Unintentional injuries: Magnitude, prevention, and control

Sarah Stewart De Ramirez, Adnan A. Hyder, Hadley K. Herbert, Kent Stevens

Research output: Contribution to journalReview articlepeer-review

Abstract

The World Health Organization estimates injuries accounted for more than 5 million deaths in 2004, significantly impacting the global burden of disease. Nearly 3.9 million of these deaths were due to unintentional injury, a cause also responsible for more than 138 million disability-adjusted life years (DALYs) lost in the same year. More than 90 of the DALYs lost occur in low-and middle-income countries (LMICs), highlighting the disproportionate burden that injuries place on developing countries. This article examines the health and social impact of injury, injury data availability, and injury prevention interventions. By proposing initiatives to minimize the magnitude of death and disability due to unintentional injuries, particularly in LMICs, this review serves as a call to action for further investment in injury surveillance, prevention interventions, and health systems strengthening.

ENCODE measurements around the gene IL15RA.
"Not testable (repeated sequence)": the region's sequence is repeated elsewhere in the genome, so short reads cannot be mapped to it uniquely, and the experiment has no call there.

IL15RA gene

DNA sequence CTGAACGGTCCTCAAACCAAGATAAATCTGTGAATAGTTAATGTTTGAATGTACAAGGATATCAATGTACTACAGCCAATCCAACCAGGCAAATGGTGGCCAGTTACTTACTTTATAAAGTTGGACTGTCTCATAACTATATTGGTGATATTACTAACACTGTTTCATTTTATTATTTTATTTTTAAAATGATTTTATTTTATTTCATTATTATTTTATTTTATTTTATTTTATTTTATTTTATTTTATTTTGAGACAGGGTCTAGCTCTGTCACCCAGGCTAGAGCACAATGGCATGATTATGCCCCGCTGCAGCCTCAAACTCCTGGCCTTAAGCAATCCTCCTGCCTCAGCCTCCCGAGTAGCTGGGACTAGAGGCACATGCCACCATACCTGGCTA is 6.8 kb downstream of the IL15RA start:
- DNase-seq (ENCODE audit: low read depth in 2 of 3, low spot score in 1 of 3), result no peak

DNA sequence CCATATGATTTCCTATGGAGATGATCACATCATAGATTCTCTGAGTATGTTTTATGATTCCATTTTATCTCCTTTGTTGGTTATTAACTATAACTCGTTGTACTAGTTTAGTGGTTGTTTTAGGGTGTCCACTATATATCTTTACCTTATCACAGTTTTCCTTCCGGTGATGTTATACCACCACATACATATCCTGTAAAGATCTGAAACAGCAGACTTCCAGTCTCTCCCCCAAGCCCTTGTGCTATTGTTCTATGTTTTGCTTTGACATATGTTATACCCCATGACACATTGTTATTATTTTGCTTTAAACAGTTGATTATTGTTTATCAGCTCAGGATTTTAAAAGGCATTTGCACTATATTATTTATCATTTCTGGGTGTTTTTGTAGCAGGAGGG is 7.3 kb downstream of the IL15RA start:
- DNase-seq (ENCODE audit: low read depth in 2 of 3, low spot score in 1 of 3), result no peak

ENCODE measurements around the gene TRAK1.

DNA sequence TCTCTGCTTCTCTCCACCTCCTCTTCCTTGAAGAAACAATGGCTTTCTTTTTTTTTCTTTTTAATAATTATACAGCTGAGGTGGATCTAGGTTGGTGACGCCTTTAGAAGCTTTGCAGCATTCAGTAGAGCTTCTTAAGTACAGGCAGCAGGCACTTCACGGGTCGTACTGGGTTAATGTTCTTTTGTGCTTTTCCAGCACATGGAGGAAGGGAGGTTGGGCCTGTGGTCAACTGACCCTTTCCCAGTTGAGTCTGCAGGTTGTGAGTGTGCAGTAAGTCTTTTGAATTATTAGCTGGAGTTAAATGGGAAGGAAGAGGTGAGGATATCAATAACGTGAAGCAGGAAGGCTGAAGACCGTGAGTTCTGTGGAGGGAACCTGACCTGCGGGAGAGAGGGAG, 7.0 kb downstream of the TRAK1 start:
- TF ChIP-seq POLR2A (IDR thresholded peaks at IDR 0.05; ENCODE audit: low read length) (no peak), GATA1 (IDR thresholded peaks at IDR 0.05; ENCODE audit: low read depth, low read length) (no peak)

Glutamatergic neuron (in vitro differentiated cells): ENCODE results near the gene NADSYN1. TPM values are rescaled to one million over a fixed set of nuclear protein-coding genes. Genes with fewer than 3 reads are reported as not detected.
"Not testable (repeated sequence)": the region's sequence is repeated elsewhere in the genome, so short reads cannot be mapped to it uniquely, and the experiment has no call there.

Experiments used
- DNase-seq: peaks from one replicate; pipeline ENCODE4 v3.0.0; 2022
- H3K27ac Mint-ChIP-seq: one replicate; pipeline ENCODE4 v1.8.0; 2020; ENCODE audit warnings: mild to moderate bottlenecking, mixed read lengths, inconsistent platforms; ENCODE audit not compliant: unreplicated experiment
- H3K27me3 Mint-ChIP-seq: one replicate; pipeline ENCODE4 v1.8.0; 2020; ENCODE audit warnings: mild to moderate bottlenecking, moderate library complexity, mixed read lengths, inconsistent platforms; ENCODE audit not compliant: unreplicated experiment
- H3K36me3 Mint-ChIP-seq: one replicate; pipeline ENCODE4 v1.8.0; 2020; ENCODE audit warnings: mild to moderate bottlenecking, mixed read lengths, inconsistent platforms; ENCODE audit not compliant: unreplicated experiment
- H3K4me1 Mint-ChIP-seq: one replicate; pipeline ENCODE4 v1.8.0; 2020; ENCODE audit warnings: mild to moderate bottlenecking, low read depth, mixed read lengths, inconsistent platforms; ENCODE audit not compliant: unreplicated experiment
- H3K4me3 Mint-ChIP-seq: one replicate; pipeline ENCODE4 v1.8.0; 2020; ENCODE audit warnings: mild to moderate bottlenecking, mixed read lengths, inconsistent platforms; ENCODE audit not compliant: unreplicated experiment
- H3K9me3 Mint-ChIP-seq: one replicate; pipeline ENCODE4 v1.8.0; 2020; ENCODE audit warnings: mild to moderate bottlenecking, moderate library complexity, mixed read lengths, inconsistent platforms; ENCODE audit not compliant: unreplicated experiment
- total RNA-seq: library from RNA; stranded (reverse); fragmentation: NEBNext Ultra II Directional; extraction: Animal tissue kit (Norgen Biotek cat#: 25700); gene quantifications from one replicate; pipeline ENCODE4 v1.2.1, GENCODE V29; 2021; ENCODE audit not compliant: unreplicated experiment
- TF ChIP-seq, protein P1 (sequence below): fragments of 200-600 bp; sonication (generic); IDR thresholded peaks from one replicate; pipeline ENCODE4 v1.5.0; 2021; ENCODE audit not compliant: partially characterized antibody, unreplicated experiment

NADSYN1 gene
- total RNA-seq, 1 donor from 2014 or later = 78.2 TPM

Original languageEnglish (US)
Pages (from-to)175-191
Number of pages17
JournalAnnual review of public health
Volume33
DOIs
StatePublished - Apr 21 2012

Keywords

  • Accidents
  • Burden of injury
  • Emergency medical services
  • Global health
  • Trauma

ASJC Scopus subject areas

  • Public Health, Environmental and Occupational Health

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